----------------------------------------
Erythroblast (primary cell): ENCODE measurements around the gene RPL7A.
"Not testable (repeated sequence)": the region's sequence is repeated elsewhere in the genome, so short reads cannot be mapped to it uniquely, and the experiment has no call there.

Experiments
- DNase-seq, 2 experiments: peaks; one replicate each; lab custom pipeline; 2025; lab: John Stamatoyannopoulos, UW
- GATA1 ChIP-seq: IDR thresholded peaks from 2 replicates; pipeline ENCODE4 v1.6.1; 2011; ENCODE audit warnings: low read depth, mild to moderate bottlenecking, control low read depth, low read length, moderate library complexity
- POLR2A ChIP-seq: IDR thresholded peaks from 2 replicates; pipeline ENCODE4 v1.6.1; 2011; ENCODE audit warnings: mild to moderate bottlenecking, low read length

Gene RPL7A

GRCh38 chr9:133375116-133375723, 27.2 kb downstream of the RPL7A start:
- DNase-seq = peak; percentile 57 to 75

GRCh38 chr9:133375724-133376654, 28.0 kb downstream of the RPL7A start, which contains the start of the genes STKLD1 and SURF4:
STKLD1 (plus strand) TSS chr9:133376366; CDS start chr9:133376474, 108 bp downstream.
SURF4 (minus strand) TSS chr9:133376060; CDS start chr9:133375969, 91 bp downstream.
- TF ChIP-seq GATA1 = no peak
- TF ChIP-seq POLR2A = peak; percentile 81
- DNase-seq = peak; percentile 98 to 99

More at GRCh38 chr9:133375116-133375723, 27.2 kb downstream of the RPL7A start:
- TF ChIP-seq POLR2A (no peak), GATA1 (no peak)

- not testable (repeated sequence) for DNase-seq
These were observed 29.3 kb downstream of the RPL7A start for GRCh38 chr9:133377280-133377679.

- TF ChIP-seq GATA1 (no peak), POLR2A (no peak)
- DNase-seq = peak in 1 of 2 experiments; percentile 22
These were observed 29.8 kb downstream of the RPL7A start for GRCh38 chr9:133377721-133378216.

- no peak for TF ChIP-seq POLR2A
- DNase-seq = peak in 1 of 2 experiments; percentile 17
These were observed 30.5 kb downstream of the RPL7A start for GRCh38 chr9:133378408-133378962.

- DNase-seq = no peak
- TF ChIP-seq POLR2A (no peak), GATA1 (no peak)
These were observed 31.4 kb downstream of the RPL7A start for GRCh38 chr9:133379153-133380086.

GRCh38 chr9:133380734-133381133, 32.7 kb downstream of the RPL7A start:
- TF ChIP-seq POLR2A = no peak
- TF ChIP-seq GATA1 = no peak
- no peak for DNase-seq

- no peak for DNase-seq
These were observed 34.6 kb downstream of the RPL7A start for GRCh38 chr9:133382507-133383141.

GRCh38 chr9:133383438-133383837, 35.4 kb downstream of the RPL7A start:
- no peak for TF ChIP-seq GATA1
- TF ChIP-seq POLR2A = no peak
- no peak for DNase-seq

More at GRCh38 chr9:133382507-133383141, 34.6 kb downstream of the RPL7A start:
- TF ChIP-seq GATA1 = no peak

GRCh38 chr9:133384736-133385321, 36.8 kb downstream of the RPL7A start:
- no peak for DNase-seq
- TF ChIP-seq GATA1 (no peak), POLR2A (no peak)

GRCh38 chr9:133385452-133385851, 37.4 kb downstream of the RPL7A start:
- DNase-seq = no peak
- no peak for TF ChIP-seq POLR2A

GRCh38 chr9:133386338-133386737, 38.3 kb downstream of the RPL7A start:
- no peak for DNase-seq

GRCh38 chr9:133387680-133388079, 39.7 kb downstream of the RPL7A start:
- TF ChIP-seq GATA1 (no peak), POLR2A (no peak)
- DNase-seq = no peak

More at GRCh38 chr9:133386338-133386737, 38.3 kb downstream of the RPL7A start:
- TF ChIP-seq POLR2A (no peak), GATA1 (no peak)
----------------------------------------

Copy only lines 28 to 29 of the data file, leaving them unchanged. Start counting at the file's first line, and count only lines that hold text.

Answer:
These were observed 31.4 kb downstream of the RPL7A start for GRCh38 chr9:133379153-133380086.

GRCh38 chr9:133380734-133381133, 32.7 kb downstream of the RPL7A start: